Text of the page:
DARAGA, Albay ? Painted white and surrounded by lush scenery, the four-story school building portrays the environmental cause it has been pushing for for 27 years now.
At the Sunshine International School in Daraga, Albay, children are taught to be good stewards of the earth.
School founder and director, Dr. Ofelia Mesias-Peralta, has entwined two of her passions?nurturing the environment and teaching children?in one enterprise. Having a green thumb herself, she says she simply passes on her love for the environment to the pupils.
Pieces of garbage are segregated according to their type?biodegradable, nonbiodegradable, or tin cans. A no-littering policy is strictly implemented.
This solid waste management system is taught to the children, like the kindergarten game of grouping similar and dissimilar objects. The non-biodegradable trash are recycled while the biodegradable ones, like dried leaves, are turned into organic fertilizer to be used in the school?s botanical garden.
Unlike almost all other private schools, Sunshine, the first homegrown international school in Bicol, does not hire janitors. The students themselves do the cleaning.
?We want to inculcate on these children the love of work and the value of discipline and independence,? says Peralta, who is popularly called Teacher Ofel by her students.
The school values, she says, are explained to the students? parents, who are also encouraged to partner with the teachers in imparting these values.
Long before there were suggestions to incorporate climate change education into the Philippine school curriculum, Sunshine had already been teaching its students to plant trees as a simple and practical means of solving environmental ills.
The school, which is inside a subdivision in Daraga town, is far from the vexations of city life. One can smell the breeze there without choking from car exhausts. Chirping birds can be heard from the trees, which students and parents planted 10 years ago at a nearby block.
In 1997, the students, their parents and the school faculty lined up yellow bells and pili trees along the Magayon Drive, a road leading to the Legazpi City airport from the school gymnasium.
Until now, the plants are still there and motorists can enjoy a view of the blooming yellow bells, now that the plants have recovered from the many typhoons that ravaged Bicol last year.
The school won the Saringaya Award from the Department of Environment and Natural Resources in 2004 for its advocacy of environmental preservation and conservation.
It was also given the Gawad Agkatek by the Clean and Green (Save the Earth Movement) of the Rotary Club. The same body gave the school the Award of Sustainability for ?continually creating a major impact [on] its surrounding community.?
Not far from the school is a half-hectare play center and botanical garden, and another half-hectare football field, gymnasium, and prayer garden.
Established in 1990, the Sunshine Botanical Garden keeps a growing flora collection. The plant species are labeled with their common and scientific names and the countries they originated from.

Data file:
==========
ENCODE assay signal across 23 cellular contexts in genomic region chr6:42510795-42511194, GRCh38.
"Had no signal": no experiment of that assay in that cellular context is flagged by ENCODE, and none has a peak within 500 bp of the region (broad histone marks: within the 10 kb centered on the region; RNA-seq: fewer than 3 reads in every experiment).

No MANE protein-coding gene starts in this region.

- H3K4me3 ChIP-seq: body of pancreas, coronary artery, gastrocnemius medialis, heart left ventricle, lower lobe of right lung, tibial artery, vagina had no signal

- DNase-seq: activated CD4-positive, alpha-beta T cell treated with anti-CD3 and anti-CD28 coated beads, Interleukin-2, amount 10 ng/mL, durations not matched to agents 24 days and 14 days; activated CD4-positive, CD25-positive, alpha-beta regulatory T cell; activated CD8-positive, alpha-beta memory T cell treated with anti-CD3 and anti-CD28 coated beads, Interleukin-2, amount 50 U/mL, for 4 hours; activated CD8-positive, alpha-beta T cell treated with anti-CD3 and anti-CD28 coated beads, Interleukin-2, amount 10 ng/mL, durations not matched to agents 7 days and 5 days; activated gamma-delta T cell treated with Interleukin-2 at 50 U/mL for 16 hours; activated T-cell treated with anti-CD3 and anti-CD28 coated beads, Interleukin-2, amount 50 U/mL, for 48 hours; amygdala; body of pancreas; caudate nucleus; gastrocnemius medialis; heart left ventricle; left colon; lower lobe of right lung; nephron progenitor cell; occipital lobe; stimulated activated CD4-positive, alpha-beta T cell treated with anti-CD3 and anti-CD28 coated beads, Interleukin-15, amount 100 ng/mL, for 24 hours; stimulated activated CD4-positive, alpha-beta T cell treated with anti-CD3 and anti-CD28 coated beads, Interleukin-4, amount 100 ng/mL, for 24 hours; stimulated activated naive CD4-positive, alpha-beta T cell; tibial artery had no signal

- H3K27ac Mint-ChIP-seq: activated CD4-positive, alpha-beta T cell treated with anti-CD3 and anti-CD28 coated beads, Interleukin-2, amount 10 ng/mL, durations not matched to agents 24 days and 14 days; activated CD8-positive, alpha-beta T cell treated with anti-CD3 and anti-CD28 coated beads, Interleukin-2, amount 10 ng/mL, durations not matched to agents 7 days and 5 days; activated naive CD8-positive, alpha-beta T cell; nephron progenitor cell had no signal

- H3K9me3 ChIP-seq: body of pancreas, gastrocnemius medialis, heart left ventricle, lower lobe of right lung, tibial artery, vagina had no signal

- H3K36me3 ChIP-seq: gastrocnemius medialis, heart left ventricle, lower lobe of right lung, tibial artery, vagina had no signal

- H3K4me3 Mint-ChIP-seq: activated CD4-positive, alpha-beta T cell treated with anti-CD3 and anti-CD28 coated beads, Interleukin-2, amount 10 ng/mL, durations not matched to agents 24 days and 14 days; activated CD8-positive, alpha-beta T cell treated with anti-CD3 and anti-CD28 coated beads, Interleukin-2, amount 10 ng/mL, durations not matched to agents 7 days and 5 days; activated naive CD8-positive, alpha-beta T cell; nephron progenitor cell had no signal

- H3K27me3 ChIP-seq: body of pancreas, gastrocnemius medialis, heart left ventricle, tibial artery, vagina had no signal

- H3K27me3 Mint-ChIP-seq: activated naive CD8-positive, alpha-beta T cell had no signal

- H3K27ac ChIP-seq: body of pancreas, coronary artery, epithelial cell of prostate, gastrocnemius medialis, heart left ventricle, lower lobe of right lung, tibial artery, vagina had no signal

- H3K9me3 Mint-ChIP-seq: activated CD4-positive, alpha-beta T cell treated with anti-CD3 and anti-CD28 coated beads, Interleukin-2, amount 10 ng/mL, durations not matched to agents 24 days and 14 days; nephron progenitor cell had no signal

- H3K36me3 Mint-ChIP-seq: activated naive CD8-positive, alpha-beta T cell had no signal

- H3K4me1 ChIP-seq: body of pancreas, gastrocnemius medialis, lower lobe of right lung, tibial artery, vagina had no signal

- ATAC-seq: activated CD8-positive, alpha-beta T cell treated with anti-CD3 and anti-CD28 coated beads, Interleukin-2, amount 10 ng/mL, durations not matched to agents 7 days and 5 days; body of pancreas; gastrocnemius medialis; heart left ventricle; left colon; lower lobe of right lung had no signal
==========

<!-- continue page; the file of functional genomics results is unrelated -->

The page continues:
In one corner are pine trees and other plants from the Solomon Islands, Africa, India, Mexico, China, Thailand, Malaysia and other countries.
Aside from the gardening classes, clean and green activities are common in the school calendar. The children are brought to the garden once in a while to learn about plant propagation and experience soiling their hands.
Peralta says the play center and botanical garden were built to provide an alternative place for families to enjoy a serene, unpolluted park. She advises that the children should be brought to other places that will make them more environmentally aware, and not just to air-conditioned malls and noisy arcades.
The play center has a museum where the children?s artworks and projects, mostly made of recycled materials, are on display.
The school propagates the use of natural products that are environmentally friendly, like organic fertilizer and coconut soap.
Peralta has also concocted a natural insecticide made of dried ?siling labuyo? (chillies) mixed with water.
Since the school has foreigner students, it seems to have become a prototype of a global initiative combating ubiquitous environmental problems. Korean, Canadian, Japanese, Chinese and Indian students not only learn English from Filipinos but also environment preservation.
At present, the school has a small population of 300 with only one class per level, each having 30 students at the most to ensure quality teaching. It was founded in 1980 as Sunshine Nursery School and classes were held at Peralta?s house. The grade school department was opened in 1986.
Then named the Sunshine Learning Center, it was accredited as an international school in 2005.
When she was 12 years old, Peralta recounts that she used to play ?teacher? to poor children living at the back of their house.
She first taught in 1968 at the St. Agnes? Academy, the oldest existing school in Albay. Her 12 years of teaching has greatly honed her skills because of the good training given by the German sisters running the Benedictine school.
Her love for the environment she learned from her parents, Sevara and Salvador Mesias, both teachers and nature lovers.
?My father was a garden and agriculture teacher. He was the one who taught me to use organic fertilizer from decomposed biodegradable materials,? she recalls.
Her mother planted ornamental plants while her father had his fruit trees. A known bougainvillea collector in town in the 1960s, her mother had the vastest collection of different colors of bougainvillea flowers.
Now, the school awaits expansion as its high school department will be opened in 2008.